Review by Frank Plowright
Simmering away in the background of the previous two volumes has been a plot about a mysterious woman gathering Flash’s villains, but not attacking him directly. She’s taught them how to use their powers more effectively, deliberately targeted Flash’s friends, and set off other events without anyone realising her new Rogues Gallery is responsible. Towards the end of Rogues, one of them replaced a member of Keystone’s police department.
The mastermind behind the Rogues is here named as Blacksmith, and she has an intriguing connection with Keystone City and one of its most prominent citizens. Just as she’s about to set her masterplan in motion, though, Johns throws in a brilliantly plotted complication.
Brian Bolland’s distinctive cover connects with a re-formatted version of an old villain, the Thinker. Once possessed of a tin helmet with bizarre circuitry, he’d upgraded to a purple costume when used by Johns in his introductory volume Wonderland. Blindsided by Mirror Master there, he’s now an electronic mind capable of manipulating machinery, and makes his move just as Blacksmith strikes.
What follows is five chapters of tension-filled superhero action, spectacularly drawn by Scott Kolins and masterfully plotted by Johns, with Flash facing an army of foes, bereft of allies and seemingly outwitted at every turn. There’s a warm-hearted resolution and the best of the villains escape to plague another day.
In each of his volumes to date Kolins has produced at least one fantastic double page spread. What makes these so memorable is the perspective (literally in the case of Rogues‘ look at the city from above). Most younger artists would use the space for a full figure action shot, but Kolins pulls back to display the detail. His best spread in Crossfire is a warehouse full of villains at a black market technology auction.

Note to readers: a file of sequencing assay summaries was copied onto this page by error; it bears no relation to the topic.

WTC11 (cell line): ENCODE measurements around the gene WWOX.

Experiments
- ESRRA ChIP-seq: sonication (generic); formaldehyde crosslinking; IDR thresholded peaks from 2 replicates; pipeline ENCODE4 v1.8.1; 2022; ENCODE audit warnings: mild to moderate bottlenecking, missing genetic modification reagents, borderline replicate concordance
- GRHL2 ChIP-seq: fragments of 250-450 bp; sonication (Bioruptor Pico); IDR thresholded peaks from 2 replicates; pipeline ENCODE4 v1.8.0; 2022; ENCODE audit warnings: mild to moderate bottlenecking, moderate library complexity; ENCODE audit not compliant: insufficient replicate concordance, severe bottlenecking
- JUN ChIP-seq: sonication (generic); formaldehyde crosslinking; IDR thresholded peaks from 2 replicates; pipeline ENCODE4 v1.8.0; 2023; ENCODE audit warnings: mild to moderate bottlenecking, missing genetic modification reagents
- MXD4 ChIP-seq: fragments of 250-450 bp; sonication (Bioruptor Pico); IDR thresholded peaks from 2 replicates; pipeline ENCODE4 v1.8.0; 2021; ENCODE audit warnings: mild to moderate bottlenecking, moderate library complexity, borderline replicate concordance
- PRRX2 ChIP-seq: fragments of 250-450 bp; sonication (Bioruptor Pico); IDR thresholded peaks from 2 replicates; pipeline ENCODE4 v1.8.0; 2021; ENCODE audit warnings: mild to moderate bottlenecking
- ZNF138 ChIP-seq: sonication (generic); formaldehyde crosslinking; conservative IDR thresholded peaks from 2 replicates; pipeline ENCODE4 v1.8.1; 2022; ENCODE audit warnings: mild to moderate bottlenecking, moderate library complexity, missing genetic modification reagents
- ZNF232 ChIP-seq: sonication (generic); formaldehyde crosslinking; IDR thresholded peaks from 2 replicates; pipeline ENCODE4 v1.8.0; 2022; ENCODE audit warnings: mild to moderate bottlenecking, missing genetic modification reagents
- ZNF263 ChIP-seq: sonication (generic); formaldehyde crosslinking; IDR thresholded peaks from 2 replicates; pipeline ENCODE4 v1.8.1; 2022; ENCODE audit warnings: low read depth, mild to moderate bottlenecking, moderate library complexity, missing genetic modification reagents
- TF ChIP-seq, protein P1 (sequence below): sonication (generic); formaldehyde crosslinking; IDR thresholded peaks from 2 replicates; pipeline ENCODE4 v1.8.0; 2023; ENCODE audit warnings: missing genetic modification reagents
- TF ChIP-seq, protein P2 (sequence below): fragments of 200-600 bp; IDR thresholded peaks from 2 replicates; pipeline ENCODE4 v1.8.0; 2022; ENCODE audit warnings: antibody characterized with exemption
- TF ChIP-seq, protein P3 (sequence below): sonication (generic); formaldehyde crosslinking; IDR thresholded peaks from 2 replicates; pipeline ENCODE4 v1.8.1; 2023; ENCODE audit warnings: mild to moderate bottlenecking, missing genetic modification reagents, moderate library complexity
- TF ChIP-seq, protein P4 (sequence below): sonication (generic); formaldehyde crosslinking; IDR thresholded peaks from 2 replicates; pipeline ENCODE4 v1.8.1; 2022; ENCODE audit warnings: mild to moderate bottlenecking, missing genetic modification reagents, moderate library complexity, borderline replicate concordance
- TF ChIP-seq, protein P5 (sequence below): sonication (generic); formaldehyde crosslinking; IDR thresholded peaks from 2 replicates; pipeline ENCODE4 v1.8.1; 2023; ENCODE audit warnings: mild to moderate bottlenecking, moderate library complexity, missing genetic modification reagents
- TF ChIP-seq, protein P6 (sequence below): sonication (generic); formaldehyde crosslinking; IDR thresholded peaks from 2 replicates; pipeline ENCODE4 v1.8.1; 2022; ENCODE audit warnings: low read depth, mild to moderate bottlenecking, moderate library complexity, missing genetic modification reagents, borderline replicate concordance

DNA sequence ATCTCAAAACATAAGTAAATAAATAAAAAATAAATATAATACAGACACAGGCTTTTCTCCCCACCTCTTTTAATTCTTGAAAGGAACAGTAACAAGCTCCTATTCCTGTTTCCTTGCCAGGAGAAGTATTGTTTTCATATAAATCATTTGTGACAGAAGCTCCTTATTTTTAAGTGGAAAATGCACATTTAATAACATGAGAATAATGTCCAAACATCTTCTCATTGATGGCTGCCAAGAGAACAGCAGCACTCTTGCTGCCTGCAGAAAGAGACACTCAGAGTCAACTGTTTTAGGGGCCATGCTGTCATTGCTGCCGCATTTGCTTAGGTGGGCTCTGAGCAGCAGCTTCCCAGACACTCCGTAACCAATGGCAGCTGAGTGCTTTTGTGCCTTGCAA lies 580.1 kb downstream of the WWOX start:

Johns supplies another villain profile here, this time concentrating on the Pied Piper’s past. He’s been mentally confused over the past volumes, and has seemingly murdered his parents, but a pertinent question on his mind is just how it is that so many of the Flash’s foes have gone straight. It’s drawn by Justiniano, not a name that’s going to be seen in comics again, whose guest art lags a little behind that of Rick Burchett. Burchett is the far more comfortable of the pair with scenes not involving costumes while still delivering action.
The book ends with rather a clunker as Johns dips back into fairy tale land as Flash teams with Hawkman. It’s thankfully his final attempt at such material in Flash, and the good stuff continues in Blitz. This can also be found combined with Rogues and Blitz in The Flash Omnibus by Geoff Johns volume two.